Rubber was not tapped from the Hevea brasiliensis tree as in Brazil since ancient times, but from vines in the equatorial forests of Central Africa. (The Atlantic Equatorial coastal forests are a tropical moist broadleaf forest ecoregion of central Africa, covering hills, plains, and mountains of the Atlantic coast of Cameroon, Equatorial Guinea, Gabon, Republic of the Congo, Angola, and Democratic Republic of the Congo.

The vine, Landolphia owariensis is a species of liana from the family Apocynaceae found in tropical Africa. Latex can be extracted from this plant for the manufacture of natural rubber.

Other names for this vine are eta, the white rubber vine and the Congo rubber plant. Congo rubber was a commercial rubber exported from the Congo starting in 1890.

From 1885 to 1908, whilst  Leopold controlled the Congo region,  millions died as a result of murder, deprivation, and disease, with the native population falling by millions in this period; some writers estimate this loss to be as high as 10 million people. 

In the 1870s, Leopold II created an organization called the International African Association.

This sham was supposedly a scientific and philanthropic organization which would greatly improve the lives of native Africans by converting them to Christianity, ending the slave trade, and introducing European health and educational systems. Lies and more lies. History is littered with such pretence at ‘improving the lives of others’ when actions proved just the opposite.

In addition, King Leopold II insisted that he would maintain the Congo River regions as a free-trade zone, and he was given personal control of the region, which was nearly eighty times larger than Belgium. He named the region the “Congo Free State.” He began to economically exploit the region’s land and inhabitants. Leopold saw European industrialization. Vehicles were being built and they needed rubber for tyres and Ivory was increasing in value, demanded in many parts of the world.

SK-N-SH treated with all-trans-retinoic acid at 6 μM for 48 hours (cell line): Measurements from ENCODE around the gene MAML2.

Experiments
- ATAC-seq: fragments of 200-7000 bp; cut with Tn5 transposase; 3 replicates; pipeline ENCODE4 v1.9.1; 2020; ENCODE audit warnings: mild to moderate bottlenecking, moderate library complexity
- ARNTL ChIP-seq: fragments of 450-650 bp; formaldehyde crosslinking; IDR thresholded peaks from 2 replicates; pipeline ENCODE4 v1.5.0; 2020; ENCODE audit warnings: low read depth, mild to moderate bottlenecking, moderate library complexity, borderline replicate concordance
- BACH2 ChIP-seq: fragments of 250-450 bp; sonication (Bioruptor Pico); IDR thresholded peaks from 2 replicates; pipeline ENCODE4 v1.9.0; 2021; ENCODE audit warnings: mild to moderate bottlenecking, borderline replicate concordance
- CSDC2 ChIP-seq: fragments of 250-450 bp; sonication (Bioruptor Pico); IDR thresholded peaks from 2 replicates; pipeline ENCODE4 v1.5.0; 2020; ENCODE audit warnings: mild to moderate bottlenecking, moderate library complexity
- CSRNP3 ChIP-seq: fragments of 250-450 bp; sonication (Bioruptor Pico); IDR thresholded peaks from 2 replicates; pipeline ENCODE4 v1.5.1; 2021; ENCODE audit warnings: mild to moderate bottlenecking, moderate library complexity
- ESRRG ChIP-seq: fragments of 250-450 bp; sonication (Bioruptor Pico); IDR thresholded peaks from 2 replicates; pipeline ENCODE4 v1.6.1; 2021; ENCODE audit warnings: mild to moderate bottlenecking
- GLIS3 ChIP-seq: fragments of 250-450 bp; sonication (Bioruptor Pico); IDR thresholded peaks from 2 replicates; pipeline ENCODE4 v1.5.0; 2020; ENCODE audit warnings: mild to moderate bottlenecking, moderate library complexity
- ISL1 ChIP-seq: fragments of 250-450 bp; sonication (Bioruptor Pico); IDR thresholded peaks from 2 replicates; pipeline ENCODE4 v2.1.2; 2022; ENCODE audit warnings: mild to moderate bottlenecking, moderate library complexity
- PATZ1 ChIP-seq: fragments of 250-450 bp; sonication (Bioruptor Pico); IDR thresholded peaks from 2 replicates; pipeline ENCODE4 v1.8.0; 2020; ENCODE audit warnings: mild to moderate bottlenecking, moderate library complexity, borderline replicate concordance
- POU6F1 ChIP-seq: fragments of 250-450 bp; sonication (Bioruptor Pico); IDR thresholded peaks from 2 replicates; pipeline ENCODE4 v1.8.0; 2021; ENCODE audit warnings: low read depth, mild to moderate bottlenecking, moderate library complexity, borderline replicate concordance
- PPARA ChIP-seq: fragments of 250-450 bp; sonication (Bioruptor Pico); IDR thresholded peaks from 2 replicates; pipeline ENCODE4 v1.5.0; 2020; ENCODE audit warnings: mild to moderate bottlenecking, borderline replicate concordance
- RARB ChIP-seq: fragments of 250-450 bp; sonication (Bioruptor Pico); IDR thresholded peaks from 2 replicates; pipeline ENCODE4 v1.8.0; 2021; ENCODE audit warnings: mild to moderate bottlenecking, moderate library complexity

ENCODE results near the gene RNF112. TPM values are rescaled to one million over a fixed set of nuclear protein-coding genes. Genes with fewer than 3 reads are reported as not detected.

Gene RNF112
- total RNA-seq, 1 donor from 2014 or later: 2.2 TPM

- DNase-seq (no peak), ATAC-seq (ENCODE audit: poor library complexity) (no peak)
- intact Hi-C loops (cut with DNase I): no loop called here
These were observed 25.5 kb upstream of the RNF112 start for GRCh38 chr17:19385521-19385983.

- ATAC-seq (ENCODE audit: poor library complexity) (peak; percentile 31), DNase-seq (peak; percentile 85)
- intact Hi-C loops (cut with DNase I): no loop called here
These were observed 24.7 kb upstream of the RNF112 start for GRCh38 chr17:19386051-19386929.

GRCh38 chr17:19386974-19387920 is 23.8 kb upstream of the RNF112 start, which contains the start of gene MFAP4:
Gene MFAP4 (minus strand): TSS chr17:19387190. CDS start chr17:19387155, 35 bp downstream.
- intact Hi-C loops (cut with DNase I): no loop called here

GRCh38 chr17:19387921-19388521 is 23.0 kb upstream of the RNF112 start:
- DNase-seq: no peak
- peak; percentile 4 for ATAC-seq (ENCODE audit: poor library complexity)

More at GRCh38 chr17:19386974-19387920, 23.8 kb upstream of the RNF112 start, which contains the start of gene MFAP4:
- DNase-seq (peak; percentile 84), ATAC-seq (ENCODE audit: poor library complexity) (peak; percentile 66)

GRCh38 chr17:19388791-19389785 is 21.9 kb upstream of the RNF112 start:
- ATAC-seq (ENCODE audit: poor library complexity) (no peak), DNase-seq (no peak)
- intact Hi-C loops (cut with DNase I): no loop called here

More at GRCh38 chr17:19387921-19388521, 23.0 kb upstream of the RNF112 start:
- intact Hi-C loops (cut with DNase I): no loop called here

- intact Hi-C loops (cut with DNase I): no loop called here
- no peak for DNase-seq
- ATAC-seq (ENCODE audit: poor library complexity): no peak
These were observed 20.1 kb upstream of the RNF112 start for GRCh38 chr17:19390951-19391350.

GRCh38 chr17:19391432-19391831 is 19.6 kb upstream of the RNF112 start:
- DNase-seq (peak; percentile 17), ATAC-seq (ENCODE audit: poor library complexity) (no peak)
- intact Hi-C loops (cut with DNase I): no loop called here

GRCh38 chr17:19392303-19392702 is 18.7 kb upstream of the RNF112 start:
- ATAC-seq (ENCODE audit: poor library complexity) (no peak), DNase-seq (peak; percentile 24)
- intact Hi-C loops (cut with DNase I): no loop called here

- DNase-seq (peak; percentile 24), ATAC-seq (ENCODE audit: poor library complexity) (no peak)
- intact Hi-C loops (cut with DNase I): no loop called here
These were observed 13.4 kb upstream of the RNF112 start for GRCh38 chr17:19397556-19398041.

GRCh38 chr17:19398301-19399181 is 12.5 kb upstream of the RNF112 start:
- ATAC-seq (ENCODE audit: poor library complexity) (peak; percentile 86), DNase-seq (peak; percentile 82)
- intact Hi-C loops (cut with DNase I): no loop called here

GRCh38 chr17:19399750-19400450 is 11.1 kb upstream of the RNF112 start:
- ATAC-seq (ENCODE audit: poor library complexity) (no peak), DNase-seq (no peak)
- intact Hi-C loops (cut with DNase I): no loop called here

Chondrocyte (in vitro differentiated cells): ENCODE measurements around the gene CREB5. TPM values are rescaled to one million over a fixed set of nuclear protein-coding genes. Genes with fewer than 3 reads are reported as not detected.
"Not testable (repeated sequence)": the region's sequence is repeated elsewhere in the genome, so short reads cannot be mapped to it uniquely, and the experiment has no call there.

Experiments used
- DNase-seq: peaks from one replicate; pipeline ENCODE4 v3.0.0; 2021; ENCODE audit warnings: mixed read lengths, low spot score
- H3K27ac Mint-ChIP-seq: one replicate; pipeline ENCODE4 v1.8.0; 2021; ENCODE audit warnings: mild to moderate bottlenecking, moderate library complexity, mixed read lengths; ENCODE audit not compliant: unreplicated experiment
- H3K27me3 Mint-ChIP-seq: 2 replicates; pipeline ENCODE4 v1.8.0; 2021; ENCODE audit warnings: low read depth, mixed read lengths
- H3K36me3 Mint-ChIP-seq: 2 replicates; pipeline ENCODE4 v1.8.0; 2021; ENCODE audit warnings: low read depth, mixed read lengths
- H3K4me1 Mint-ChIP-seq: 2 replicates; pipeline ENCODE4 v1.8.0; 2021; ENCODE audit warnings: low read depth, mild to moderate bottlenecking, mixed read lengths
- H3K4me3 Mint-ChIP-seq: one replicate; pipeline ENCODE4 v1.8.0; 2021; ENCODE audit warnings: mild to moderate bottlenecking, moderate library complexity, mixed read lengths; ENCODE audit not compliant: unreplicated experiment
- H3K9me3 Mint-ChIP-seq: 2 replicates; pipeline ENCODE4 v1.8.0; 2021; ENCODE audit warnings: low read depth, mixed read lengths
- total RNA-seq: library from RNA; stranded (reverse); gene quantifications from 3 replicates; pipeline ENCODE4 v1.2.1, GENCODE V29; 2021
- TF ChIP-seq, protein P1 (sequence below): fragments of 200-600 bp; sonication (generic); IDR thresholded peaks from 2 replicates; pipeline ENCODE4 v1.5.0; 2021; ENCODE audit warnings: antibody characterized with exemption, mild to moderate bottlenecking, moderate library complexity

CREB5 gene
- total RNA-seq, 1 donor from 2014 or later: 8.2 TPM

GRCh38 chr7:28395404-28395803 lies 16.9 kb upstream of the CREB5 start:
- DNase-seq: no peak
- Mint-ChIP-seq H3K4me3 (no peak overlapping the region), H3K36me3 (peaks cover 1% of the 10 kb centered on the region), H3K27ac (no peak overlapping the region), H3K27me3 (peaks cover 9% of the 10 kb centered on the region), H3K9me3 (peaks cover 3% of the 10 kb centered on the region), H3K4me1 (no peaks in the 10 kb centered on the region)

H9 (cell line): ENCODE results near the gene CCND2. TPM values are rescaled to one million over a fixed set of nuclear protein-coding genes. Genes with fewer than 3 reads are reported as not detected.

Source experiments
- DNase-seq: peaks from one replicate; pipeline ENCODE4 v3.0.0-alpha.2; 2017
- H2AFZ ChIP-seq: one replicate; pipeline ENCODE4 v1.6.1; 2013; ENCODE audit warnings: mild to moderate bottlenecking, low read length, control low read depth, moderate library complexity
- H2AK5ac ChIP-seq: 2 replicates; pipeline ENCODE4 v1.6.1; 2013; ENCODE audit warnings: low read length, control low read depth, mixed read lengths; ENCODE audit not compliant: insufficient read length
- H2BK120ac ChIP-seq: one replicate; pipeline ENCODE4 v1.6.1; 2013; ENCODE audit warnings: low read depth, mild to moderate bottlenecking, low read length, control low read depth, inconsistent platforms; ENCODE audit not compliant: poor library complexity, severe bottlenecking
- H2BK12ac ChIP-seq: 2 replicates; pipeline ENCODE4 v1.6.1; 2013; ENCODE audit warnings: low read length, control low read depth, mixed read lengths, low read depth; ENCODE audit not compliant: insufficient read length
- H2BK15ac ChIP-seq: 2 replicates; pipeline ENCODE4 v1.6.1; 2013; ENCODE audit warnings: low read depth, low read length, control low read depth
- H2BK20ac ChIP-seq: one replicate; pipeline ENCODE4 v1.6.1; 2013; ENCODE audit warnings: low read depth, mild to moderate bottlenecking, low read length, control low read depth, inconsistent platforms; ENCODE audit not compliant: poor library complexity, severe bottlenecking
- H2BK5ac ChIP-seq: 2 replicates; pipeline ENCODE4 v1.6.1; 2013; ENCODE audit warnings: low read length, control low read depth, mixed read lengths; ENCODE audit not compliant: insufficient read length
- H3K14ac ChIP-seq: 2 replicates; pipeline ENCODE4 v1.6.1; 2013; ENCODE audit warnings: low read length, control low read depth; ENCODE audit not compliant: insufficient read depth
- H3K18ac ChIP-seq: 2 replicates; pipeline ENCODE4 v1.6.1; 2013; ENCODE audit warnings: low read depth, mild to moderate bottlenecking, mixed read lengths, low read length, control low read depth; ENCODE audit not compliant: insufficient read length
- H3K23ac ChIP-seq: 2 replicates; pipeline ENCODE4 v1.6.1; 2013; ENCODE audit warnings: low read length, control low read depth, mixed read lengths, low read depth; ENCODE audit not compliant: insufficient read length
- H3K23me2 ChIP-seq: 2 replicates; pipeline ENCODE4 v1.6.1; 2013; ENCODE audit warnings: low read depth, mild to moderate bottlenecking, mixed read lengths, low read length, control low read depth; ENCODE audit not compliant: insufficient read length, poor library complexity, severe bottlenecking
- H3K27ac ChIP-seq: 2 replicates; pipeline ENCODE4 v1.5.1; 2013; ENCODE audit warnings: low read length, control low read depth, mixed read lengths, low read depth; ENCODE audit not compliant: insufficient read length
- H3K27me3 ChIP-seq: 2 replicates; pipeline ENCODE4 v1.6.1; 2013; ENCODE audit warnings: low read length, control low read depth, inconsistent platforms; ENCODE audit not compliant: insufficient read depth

African natives were forced to produce ivory, decimating the elephants. The rubber they had used locally to meet more simple needs, was now needed in vast quantity.


Leopold’s army mutilated or killed any African who didn’t produce enough of these coveted, profitable resources.

The Europeans ordered the burning of African villages, farmland, and rainforest, and kept women as hostages until rubber and mineral quotas were met. Due to this brutality and European diseases, the native population dwindled by approximately ten million people. Leopold II took the enormous profits and built lavish buildings in Belgium. He also built this house on the French Riviera, which today is the most expensive house in th world, with extensive botanical gardens.